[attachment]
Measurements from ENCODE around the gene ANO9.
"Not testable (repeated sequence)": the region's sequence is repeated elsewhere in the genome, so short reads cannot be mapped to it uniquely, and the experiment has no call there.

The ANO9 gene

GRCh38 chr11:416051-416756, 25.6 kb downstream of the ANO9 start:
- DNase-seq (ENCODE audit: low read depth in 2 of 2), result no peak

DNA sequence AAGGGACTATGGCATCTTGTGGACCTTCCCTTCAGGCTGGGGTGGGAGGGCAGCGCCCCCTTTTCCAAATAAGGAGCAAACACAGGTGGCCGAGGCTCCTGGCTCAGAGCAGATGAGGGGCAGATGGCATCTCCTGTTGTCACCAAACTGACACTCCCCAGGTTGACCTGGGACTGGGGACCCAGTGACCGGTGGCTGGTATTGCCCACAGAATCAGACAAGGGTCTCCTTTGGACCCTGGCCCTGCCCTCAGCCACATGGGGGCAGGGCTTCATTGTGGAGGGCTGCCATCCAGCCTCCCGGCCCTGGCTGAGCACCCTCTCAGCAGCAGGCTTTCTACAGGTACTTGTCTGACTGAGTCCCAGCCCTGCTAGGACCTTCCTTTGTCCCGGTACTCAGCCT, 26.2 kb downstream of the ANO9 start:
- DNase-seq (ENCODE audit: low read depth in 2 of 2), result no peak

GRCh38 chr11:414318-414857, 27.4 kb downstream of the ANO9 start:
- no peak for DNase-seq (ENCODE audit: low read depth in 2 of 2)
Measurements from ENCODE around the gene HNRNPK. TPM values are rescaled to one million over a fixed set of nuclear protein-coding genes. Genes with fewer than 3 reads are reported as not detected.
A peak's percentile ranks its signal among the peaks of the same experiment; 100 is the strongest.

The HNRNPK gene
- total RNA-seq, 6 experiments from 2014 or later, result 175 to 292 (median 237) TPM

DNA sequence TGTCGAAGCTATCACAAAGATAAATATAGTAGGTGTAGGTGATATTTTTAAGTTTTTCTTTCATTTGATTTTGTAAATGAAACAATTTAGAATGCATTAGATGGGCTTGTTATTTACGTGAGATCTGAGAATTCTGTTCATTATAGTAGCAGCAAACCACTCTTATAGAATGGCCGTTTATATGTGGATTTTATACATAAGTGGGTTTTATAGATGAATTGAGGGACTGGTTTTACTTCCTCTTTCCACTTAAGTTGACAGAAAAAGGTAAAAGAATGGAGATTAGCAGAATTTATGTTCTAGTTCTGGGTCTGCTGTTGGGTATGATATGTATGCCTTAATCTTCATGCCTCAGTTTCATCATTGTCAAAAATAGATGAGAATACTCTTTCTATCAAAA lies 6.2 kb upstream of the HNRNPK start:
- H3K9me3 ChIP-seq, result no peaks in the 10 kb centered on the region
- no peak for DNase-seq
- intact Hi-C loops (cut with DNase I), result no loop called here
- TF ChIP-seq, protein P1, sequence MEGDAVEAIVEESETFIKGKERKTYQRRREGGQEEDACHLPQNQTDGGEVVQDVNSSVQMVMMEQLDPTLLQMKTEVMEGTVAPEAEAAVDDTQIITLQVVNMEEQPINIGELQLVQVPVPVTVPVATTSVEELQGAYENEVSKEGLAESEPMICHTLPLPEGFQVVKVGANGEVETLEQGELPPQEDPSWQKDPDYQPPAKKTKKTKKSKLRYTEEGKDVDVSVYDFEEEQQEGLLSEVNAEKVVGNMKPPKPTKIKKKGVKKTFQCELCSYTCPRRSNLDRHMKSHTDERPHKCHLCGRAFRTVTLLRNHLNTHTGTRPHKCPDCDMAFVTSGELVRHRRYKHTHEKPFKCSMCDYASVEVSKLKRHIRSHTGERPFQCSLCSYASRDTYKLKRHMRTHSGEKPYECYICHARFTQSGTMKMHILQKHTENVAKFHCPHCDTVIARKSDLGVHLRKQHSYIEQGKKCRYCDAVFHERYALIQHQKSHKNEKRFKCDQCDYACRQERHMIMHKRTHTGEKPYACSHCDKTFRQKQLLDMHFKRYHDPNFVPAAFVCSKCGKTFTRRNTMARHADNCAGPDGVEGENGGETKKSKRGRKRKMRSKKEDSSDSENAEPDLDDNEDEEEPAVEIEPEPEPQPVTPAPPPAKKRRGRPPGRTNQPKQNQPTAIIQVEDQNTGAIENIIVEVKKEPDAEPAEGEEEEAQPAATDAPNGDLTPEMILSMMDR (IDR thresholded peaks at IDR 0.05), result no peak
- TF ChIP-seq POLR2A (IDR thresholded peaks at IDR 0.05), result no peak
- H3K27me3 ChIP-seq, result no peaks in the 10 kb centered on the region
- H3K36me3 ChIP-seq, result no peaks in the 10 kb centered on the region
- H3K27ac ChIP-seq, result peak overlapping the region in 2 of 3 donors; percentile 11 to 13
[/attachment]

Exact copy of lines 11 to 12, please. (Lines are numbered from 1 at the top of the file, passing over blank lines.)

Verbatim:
A peak's percentile ranks its signal among the peaks of the same experiment; 100 is the strongest.

The HNRNPK gene